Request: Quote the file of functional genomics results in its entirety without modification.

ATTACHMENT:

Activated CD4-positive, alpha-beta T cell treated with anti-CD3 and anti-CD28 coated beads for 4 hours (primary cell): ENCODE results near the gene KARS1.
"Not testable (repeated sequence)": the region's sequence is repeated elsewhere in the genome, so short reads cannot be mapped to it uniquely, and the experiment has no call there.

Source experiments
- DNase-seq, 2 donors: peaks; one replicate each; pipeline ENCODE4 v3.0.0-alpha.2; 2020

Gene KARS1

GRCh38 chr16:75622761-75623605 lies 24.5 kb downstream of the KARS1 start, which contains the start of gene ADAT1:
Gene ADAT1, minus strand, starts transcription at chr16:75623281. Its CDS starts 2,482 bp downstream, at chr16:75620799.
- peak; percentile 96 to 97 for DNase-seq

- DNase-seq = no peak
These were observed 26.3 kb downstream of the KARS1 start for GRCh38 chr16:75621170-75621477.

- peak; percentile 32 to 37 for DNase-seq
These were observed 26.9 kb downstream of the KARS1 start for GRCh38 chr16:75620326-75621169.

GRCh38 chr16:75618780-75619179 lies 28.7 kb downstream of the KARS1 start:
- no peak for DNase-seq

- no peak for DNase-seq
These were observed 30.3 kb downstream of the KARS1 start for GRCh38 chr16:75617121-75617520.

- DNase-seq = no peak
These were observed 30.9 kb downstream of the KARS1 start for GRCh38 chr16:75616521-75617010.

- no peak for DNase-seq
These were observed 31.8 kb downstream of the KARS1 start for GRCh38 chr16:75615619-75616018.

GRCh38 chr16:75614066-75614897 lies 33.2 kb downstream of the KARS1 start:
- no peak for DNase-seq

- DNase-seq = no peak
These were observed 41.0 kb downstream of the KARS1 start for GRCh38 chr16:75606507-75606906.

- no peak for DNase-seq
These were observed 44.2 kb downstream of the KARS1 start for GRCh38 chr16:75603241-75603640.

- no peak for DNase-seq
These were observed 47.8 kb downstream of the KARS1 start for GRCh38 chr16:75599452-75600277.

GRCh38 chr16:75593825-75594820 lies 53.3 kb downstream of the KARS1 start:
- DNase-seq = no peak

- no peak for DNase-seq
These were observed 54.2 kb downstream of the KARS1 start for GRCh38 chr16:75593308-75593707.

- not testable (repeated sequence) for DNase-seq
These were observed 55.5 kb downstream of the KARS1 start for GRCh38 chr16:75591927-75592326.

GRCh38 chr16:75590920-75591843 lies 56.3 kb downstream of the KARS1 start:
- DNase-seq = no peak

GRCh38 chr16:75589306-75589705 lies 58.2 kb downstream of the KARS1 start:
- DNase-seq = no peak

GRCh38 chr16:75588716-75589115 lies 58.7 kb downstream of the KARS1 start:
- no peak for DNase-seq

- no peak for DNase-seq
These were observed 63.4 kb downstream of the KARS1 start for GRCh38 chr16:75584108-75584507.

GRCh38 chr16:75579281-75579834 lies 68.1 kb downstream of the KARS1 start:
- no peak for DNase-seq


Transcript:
Activated CD4-positive, alpha-beta T cell treated with anti-CD3 and anti-CD28 coated beads for 4 hours (primary cell): ENCODE results near the gene KARS1.
"Not testable (repeated sequence)": the region's sequence is repeated elsewhere in the genome, so short reads cannot be mapped to it uniquely, and the experiment has no call there.

Source experiments
- DNase-seq, 2 donors: peaks; one replicate each; pipeline ENCODE4 v3.0.0-alpha.2; 2020

Gene KARS1

GRCh38 chr16:75622761-75623605 lies 24.5 kb downstream of the KARS1 start, which contains the start of gene ADAT1:
Gene ADAT1, minus strand, starts transcription at chr16:75623281. Its CDS starts 2,482 bp downstream, at chr16:75620799.
- peak; percentile 96 to 97 for DNase-seq

- DNase-seq = no peak
These were observed 26.3 kb downstream of the KARS1 start for GRCh38 chr16:75621170-75621477.

- peak; percentile 32 to 37 for DNase-seq
These were observed 26.9 kb downstream of the KARS1 start for GRCh38 chr16:75620326-75621169.

GRCh38 chr16:75618780-75619179 lies 28.7 kb downstream of the KARS1 start:
- no peak for DNase-seq

- no peak for DNase-seq
These were observed 30.3 kb downstream of the KARS1 start for GRCh38 chr16:75617121-75617520.

- DNase-seq = no peak
These were observed 30.9 kb downstream of the KARS1 start for GRCh38 chr16:75616521-75617010.

- no peak for DNase-seq
These were observed 31.8 kb downstream of the KARS1 start for GRCh38 chr16:75615619-75616018.

GRCh38 chr16:75614066-75614897 lies 33.2 kb downstream of the KARS1 start:
- no peak for DNase-seq

- DNase-seq = no peak
These were observed 41.0 kb downstream of the KARS1 start for GRCh38 chr16:75606507-75606906.

- no peak for DNase-seq
These were observed 44.2 kb downstream of the KARS1 start for GRCh38 chr16:75603241-75603640.

- no peak for DNase-seq
These were observed 47.8 kb downstream of the KARS1 start for GRCh38 chr16:75599452-75600277.

GRCh38 chr16:75593825-75594820 lies 53.3 kb downstream of the KARS1 start:
- DNase-seq = no peak

- no peak for DNase-seq
These were observed 54.2 kb downstream of the KARS1 start for GRCh38 chr16:75593308-75593707.

- not testable (repeated sequence) for DNase-seq
These were observed 55.5 kb downstream of the KARS1 start for GRCh38 chr16:75591927-75592326.

GRCh38 chr16:75590920-75591843 lies 56.3 kb downstream of the KARS1 start:
- DNase-seq = no peak

GRCh38 chr16:75589306-75589705 lies 58.2 kb downstream of the KARS1 start:
- DNase-seq = no peak

GRCh38 chr16:75588716-75589115 lies 58.7 kb downstream of the KARS1 start:
- no peak for DNase-seq

- no peak for DNase-seq
These were observed 63.4 kb downstream of the KARS1 start for GRCh38 chr16:75584108-75584507.

GRCh38 chr16:75579281-75579834 lies 68.1 kb downstream of the KARS1 start:
- no peak for DNase-seq